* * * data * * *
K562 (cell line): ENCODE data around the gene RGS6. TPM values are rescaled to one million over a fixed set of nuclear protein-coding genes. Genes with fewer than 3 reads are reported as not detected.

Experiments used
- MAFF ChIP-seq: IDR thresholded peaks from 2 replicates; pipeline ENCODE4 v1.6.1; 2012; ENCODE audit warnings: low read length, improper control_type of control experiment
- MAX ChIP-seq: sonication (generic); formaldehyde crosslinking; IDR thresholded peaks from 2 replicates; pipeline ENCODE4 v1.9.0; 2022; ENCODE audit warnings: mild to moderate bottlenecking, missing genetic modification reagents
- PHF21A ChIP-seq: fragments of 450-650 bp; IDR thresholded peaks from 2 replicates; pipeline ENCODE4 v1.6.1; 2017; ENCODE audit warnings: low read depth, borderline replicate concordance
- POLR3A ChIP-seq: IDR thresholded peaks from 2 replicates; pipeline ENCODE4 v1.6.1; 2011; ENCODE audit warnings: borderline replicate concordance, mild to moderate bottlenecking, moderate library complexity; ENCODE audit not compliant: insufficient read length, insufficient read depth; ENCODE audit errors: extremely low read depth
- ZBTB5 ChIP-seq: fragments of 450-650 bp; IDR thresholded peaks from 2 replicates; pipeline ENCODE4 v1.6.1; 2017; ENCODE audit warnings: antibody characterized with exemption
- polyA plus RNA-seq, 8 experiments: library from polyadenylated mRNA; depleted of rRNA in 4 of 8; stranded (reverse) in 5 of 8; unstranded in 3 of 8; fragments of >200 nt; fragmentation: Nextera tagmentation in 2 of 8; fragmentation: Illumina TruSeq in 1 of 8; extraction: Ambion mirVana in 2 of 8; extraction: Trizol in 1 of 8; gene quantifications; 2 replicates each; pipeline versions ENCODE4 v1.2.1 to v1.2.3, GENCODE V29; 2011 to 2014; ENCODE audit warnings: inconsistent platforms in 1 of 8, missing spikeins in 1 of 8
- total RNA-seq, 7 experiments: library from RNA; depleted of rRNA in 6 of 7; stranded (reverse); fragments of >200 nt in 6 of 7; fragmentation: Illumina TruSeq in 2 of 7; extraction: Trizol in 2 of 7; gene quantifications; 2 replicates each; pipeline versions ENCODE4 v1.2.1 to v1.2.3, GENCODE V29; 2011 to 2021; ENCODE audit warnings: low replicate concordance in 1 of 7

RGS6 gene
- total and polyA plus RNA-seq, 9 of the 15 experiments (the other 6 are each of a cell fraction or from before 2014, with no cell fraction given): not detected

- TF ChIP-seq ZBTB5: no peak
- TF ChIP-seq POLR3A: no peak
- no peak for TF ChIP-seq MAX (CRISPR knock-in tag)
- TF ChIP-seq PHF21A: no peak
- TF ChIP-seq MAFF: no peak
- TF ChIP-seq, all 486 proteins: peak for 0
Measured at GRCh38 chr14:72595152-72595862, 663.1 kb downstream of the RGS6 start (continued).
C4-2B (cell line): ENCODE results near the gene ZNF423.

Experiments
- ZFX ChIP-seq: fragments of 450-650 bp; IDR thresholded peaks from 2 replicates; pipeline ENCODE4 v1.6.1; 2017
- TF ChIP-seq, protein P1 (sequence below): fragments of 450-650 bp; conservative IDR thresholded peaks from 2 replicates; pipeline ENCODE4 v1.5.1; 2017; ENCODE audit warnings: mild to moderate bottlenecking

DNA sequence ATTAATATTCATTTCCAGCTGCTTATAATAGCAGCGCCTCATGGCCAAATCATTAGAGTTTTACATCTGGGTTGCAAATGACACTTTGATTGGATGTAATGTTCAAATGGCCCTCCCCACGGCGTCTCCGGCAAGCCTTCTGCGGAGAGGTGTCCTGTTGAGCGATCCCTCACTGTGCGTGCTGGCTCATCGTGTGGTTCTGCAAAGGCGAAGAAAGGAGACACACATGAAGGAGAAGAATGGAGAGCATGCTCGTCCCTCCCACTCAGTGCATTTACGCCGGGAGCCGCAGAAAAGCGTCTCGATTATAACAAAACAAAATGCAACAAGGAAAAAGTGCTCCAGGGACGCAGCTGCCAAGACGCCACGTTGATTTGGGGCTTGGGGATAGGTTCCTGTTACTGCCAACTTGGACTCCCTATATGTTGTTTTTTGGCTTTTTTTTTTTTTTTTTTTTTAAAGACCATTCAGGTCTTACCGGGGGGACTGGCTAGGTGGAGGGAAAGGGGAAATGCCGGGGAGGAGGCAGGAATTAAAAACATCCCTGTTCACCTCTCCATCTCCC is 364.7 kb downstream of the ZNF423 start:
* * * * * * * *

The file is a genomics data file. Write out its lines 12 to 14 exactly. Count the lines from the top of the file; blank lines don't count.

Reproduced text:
- TF ChIP-seq ZBTB5: no peak
- TF ChIP-seq POLR3A: no peak
- no peak for TF ChIP-seq MAX (CRISPR knock-in tag)